Water in Armenia - from Shortage to Abundance

July 1, 2015

Armenia’s water sector was in a state of despair after the fall of the Soviet Union: the system suffered from increased demand, dilapidated infrastructure, water leakage, wastage, and costly service provision. Realizing that the main reason behind the poor water service was weak management of available resources, Armenia's Government decided to partner with the private sector to introduce significant reforms in the sector. As a result, the sector today is well regulated with an established institutional framework, increased operating efficiency, improved service provision, and greater customer satisfaction.

With World Bank support from 2000 to the present, the Government established successful Public Private Partnerships (PPP) in the water sector. Such private sector participation was viewed by the Bank and Government as an agent of change. They brought about significant reforms to the services. Later, PPP schemes with the engagement of international private operators were successfully implemented in all water utilities in Armenia, yielding excellent results for the development of the water and wastewater sectors.

One of the most stark improvements is the increase in the supply of water to Yerevan residents for 23 hours on average, compared with only 4 hours before the engagement. Areas outside Yerevan now have 17 hours of water supply on a daily basis.

As energy costs were the biggest expense for the utility, operators sought measures to cut energy consumption. Gravity schemes were introduced to reduce pumping and modern energy efficient pumps were installed, ultimately cutting energy consumption by almost 50 percent. This effort reduced one of the biggest burdens on the water supply system and opened room for further improvements.

The fully automatic Dispatch Unit located outside the capital city now allows for monitoring and managing of the Integrated Water Resource Management system in terms of both quality and reallocation of supply, while addressing emergencies in a timely manner.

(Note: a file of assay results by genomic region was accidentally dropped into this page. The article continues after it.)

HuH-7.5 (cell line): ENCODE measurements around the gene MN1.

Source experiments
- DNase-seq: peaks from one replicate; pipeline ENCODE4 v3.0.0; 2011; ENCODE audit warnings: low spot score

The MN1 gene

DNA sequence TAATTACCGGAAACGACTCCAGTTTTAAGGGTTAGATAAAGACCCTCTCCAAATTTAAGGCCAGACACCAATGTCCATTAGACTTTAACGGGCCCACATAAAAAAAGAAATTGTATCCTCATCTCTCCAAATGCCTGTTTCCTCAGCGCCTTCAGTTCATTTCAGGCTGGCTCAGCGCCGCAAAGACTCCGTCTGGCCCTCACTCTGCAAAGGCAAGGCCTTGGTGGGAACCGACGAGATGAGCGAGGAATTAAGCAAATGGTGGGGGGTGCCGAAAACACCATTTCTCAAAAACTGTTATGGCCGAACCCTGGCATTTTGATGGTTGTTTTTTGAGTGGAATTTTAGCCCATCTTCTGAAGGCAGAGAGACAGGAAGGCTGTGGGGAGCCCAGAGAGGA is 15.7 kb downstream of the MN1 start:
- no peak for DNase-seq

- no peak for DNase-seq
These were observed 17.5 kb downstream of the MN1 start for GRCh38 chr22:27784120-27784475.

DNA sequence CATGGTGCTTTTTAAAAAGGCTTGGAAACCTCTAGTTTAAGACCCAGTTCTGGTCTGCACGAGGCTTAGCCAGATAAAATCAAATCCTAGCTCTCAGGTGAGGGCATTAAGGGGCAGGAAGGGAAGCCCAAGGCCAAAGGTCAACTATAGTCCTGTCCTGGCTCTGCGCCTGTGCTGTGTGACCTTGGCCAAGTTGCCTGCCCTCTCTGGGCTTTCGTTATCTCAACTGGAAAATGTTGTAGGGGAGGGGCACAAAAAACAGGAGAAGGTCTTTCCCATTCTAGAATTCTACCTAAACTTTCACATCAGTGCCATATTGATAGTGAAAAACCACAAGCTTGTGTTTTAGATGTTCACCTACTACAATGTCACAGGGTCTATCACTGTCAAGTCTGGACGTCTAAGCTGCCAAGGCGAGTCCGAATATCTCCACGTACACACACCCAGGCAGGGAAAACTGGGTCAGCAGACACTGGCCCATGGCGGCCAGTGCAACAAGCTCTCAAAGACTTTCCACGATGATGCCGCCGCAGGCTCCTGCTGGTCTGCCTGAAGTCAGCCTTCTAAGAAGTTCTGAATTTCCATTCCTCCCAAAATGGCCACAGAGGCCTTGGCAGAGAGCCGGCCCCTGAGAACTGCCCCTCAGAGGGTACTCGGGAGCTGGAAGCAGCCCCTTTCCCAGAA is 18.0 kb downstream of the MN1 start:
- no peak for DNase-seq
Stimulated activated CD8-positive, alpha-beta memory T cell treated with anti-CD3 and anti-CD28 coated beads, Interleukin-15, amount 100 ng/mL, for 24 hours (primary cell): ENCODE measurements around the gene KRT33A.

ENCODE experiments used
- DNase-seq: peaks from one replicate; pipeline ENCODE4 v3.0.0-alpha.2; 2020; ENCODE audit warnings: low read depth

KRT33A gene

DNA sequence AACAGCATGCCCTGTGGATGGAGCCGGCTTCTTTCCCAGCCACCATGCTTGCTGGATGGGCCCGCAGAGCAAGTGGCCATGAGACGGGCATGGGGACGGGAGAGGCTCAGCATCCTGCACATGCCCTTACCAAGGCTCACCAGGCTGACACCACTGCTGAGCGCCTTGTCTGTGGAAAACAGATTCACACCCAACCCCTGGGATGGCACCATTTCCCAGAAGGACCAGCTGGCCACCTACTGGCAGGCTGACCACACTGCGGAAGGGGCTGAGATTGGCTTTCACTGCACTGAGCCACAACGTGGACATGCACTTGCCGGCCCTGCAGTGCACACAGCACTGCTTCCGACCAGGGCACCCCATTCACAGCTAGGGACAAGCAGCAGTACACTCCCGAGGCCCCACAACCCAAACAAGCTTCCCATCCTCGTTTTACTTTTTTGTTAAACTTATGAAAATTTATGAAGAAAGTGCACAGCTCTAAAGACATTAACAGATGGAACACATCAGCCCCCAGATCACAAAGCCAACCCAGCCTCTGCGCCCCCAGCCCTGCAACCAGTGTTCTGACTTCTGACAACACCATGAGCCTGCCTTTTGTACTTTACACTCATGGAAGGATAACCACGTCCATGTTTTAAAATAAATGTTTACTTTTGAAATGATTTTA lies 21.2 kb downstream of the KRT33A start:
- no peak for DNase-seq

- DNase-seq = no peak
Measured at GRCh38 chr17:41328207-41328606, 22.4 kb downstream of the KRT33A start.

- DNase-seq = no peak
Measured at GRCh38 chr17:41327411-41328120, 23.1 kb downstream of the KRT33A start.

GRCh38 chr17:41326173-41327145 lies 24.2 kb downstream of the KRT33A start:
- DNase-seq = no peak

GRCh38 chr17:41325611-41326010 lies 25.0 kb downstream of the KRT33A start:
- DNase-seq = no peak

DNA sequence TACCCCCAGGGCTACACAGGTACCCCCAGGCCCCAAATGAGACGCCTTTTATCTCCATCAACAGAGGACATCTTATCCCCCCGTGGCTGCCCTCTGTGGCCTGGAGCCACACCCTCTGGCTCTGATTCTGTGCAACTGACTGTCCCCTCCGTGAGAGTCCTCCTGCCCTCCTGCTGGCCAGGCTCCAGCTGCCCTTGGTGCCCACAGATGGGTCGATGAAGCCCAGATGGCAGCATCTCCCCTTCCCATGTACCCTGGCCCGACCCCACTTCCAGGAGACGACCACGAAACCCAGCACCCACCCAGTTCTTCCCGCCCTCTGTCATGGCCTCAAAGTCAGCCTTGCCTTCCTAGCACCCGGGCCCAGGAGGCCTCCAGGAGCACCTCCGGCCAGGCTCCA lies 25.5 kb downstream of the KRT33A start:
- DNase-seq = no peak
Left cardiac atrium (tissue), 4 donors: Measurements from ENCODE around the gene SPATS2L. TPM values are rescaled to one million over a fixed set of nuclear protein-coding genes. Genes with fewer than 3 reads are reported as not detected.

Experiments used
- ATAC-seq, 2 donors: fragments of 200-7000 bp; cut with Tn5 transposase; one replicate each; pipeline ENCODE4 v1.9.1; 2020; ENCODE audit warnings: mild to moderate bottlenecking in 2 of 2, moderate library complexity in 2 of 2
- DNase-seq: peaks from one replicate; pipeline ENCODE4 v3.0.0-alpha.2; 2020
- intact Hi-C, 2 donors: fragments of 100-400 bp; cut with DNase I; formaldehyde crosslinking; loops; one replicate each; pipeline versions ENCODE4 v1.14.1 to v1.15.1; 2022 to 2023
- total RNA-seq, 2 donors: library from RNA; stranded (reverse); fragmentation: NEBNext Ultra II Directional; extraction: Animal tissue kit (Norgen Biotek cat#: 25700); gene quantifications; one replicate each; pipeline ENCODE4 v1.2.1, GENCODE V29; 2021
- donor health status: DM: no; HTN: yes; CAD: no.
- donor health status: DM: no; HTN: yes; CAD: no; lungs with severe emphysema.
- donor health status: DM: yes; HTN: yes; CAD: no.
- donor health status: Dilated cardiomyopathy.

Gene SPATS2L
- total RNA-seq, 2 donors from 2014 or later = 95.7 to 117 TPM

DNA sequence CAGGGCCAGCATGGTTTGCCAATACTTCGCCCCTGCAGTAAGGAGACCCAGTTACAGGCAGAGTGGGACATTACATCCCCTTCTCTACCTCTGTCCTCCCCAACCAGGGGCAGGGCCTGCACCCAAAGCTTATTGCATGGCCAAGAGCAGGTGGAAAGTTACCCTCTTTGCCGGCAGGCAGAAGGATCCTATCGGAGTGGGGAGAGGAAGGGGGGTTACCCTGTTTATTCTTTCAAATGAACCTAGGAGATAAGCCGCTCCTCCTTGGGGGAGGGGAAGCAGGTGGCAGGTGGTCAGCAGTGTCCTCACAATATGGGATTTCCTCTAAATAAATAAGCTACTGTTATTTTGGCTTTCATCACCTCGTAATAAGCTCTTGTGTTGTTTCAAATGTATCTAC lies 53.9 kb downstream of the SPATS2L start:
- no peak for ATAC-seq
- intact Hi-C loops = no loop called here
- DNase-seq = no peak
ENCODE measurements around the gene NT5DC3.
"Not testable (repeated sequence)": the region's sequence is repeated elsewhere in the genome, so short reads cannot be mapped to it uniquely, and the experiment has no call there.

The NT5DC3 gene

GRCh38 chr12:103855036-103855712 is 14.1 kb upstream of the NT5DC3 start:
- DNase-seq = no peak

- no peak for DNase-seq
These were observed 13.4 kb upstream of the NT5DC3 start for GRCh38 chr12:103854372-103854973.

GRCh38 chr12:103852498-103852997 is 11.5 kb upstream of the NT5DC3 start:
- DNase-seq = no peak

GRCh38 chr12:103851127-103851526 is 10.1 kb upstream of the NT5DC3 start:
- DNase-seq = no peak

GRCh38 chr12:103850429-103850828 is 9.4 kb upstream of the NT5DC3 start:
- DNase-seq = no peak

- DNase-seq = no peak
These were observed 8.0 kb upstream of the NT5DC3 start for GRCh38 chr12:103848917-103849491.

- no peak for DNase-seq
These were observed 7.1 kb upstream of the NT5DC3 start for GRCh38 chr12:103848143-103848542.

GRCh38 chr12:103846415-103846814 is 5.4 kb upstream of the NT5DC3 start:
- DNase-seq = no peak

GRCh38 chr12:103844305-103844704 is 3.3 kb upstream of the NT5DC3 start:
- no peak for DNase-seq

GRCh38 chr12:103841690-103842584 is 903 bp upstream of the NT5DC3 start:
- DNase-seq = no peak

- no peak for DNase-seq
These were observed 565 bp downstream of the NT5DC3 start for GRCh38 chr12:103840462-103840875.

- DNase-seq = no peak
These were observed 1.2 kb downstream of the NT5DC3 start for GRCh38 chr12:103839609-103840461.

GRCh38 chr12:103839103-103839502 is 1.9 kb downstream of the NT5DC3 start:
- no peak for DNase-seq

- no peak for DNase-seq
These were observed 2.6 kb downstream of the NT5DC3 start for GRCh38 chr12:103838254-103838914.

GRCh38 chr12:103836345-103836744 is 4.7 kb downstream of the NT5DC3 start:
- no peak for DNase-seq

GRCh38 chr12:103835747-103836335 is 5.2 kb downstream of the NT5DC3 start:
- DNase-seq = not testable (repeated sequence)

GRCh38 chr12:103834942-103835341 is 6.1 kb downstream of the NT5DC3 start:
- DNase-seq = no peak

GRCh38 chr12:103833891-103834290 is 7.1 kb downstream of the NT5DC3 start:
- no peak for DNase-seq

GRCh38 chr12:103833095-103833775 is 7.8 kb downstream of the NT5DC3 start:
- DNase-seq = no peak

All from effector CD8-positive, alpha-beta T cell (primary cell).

Open photo gallery (in English and Armenian)

The World Bank

Successful PPP projects in the water sector present viable alternative solutions for governments interested in undertaking significant water reforms. Armenia has discovered that it is possible to carry out modernization programs and undertake considerable water sector reforms when partnering with private sector institutions. Some key lessons from this experience are:

PPP is an effective tool to enable sector reforms: The Armenian experience proves that successful water PPPs are one of multiple sector strategies designed to achieve reform. While private operators focused on service management and urgent operational issues by bringing know-how and expertise, the Government ensured long-term sector viability by setting up the right legislative and regulatory environment conducive for PPP.

Government commitment: The Government’s commitment to reforming the water sector proved to be key. Political support has been consistent throughout.

Quality and autonomy of the private partner: The operators were able to: (i) implement an independently designed investment plan; (ii) take some commercial risk; and (iii) properly manage financial resources available and even contribute some working capital.

Building up a partnership: The Armenian experience demonstrates that it takes time to establish a viable partnership in an effort to achieve solid results. Regardless of past experience, a private operator needs sufficient time to understand the situation in a utility and the specifics of the local environment.

Realistic performance targets must be set and good baseline information should be available: Armenia's PPP experience in the water sector demonstrates the need to have realistic expectations about the scale and pace of reforms, as sustainable change doesn’t happen overnight.